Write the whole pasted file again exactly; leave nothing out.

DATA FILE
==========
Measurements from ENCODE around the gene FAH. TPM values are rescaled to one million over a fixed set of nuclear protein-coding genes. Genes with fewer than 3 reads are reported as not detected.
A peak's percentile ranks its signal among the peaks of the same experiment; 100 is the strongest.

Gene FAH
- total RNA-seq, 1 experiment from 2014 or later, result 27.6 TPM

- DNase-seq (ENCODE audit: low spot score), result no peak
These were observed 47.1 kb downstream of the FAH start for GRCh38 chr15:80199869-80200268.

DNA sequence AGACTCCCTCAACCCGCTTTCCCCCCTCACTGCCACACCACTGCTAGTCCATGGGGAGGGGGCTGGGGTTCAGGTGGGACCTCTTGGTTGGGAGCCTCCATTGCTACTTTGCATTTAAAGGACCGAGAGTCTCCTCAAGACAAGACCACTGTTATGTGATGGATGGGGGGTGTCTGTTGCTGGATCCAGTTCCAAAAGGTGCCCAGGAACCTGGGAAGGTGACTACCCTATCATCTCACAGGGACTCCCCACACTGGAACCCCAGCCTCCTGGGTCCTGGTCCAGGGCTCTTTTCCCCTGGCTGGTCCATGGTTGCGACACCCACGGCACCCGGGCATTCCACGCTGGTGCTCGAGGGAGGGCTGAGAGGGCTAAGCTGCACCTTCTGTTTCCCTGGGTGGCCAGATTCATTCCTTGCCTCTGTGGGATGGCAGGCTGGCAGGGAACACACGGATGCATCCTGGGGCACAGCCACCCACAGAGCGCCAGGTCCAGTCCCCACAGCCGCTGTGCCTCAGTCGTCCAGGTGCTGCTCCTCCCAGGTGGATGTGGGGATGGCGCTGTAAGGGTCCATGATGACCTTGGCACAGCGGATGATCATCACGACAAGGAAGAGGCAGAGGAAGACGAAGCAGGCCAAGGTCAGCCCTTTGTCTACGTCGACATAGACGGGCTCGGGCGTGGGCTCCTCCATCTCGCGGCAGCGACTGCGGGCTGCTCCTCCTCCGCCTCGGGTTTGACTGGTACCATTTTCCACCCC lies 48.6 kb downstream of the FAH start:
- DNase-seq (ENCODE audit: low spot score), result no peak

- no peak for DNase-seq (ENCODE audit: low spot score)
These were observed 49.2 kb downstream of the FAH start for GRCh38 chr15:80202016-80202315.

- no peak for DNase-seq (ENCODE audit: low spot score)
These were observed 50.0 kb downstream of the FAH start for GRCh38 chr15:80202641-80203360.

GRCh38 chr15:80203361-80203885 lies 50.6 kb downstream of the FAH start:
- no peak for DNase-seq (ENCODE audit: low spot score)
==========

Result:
Measurements from ENCODE around the gene FAH. TPM values are rescaled to one million over a fixed set of nuclear protein-coding genes. Genes with fewer than 3 reads are reported as not detected.
A peak's percentile ranks its signal among the peaks of the same experiment; 100 is the strongest.

Gene FAH
- total RNA-seq, 1 experiment from 2014 or later, result 27.6 TPM

- DNase-seq (ENCODE audit: low spot score), result no peak
These were observed 47.1 kb downstream of the FAH start for GRCh38 chr15:80199869-80200268.

DNA sequence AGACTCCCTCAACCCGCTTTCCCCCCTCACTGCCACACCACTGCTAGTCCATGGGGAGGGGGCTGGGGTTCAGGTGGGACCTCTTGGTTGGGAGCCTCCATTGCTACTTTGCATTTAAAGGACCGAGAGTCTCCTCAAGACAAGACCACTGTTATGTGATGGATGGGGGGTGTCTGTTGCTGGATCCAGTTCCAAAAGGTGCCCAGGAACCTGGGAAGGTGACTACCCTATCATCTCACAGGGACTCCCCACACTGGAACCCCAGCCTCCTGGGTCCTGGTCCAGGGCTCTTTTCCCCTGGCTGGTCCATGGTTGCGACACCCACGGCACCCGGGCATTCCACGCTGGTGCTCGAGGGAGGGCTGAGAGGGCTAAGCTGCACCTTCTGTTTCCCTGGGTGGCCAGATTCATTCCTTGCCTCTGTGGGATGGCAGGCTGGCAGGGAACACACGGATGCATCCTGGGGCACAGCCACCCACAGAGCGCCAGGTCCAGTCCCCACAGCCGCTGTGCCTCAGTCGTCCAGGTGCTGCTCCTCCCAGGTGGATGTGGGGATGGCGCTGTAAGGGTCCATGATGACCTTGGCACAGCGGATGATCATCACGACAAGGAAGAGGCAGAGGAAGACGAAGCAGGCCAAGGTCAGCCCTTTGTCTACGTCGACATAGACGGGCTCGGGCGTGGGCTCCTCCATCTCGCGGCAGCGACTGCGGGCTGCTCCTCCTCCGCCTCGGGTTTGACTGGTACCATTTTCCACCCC lies 48.6 kb downstream of the FAH start:
- DNase-seq (ENCODE audit: low spot score), result no peak

- no peak for DNase-seq (ENCODE audit: low spot score)
These were observed 49.2 kb downstream of the FAH start for GRCh38 chr15:80202016-80202315.

- no peak for DNase-seq (ENCODE audit: low spot score)
These were observed 50.0 kb downstream of the FAH start for GRCh38 chr15:80202641-80203360.

GRCh38 chr15:80203361-80203885 lies 50.6 kb downstream of the FAH start:
- no peak for DNase-seq (ENCODE audit: low spot score)